Monday, July 2, 2012

Wisdom from Metropolitan John, part 1

After Fr. Luke returned from his most recent visit to Albania, his next several daily meditations opened with short quotations from Metropolitan John of Kor├ža. The first three of these quotations are reprinted below. More will follow.


Preaching with Words and Life
People are not impressed by words, because we can say anything but mean nothing. We transmit the Good News through our personal life. People are touched by this. I remember reading about a holy bishop from this region from 200 years ago. There was a Muslim agha, a Turkish lord, who was friends with this bishop, and one day the Muslim decided to become a Christian. The bishop asked him, “Why? I never preached to you about Christ.” To which the agha responded, “Yes, you didn’t preach to me with words, but you preached each day with your life, and from your life I have understood you have the Truth.”

Sanctification through Sacrifice
We have to serve to people with courage regardless of sacrifices. Sacrifices for the sake of Christ will not harm us, but they are the only way to reach him. Sacrifice is not an end, it’s a means. Like the cross, it’s not an end in itself, it’s a means. The end is the resurrection. As Archbishop Anastasios says, “The Resurrection is not an event that happened after the cross, it’s in the cross.” And the sacrifice is the means of sanctification. The meaning of the two words is the same. Sacrifice: sacra (holy) and fic, a form of facere (make). The same meaning is in the word sanctify, sanctificare: sancta (holy) and ficare, another form of facere (make). So in order to sanctify something, we should sacrifice. Sanctification does not happen after but in the sacrifice.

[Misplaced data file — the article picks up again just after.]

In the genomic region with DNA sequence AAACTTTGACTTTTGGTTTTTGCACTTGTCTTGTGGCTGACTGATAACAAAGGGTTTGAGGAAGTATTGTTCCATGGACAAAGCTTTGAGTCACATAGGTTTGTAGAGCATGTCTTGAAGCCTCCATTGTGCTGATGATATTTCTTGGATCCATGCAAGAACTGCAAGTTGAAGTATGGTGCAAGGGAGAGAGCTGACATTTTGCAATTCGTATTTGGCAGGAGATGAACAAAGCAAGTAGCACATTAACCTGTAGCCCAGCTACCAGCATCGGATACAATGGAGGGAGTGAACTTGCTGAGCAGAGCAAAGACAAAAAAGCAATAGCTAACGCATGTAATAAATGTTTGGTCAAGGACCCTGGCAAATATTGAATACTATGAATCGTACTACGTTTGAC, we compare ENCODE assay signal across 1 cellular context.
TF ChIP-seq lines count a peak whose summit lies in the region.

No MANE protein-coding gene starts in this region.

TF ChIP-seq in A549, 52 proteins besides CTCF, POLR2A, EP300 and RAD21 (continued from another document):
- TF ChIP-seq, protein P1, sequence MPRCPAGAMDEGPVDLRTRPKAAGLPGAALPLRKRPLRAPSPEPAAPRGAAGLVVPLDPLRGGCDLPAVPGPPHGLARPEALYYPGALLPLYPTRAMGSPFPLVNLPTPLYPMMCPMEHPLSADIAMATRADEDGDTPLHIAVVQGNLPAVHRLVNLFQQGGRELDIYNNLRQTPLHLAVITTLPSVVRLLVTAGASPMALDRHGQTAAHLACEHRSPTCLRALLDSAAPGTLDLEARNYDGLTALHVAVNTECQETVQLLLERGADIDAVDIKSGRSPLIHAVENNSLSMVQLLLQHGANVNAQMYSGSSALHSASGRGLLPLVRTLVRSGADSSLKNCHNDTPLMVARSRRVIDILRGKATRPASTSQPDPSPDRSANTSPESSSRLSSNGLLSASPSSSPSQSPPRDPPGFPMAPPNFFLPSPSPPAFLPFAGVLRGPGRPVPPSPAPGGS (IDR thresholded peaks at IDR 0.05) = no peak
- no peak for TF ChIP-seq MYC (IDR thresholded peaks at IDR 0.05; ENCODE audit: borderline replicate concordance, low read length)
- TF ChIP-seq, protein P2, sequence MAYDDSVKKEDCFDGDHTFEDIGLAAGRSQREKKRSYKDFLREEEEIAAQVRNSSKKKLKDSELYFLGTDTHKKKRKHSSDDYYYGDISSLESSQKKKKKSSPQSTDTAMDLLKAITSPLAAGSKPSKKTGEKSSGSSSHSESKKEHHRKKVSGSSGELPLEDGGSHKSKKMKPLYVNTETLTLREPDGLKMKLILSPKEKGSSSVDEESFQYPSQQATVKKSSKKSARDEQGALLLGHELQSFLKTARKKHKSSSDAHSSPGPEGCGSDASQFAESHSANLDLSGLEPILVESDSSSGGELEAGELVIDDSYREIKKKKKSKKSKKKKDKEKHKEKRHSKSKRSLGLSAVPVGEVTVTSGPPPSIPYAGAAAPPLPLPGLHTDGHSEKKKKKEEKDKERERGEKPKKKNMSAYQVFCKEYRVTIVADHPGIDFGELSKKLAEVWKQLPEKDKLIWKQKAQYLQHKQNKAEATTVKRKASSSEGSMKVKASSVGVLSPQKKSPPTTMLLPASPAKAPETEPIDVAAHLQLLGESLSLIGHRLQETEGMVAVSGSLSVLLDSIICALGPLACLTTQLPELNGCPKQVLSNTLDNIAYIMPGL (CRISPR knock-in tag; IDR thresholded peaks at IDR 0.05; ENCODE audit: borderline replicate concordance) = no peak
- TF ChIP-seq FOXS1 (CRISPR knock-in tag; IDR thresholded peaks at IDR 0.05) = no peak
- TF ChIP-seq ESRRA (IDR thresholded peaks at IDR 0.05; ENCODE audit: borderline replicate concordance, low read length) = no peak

Sharing the Light of Christ
We have to share our faith and the light of Christ with those in darkness. If we really believe in it, we will share it. Unfortunately, the reason why we don’t try is maybe because we don’t believe, because our words are only on our lips and not rooted in our hearts. Someone who has tasted the divine light of God, and has experienced the joy that comes from this light, will find it difficult not to share it with others. I can say that if we share the light of God with the others, it is a sign that the light is in us; if we don’t share it, it is not.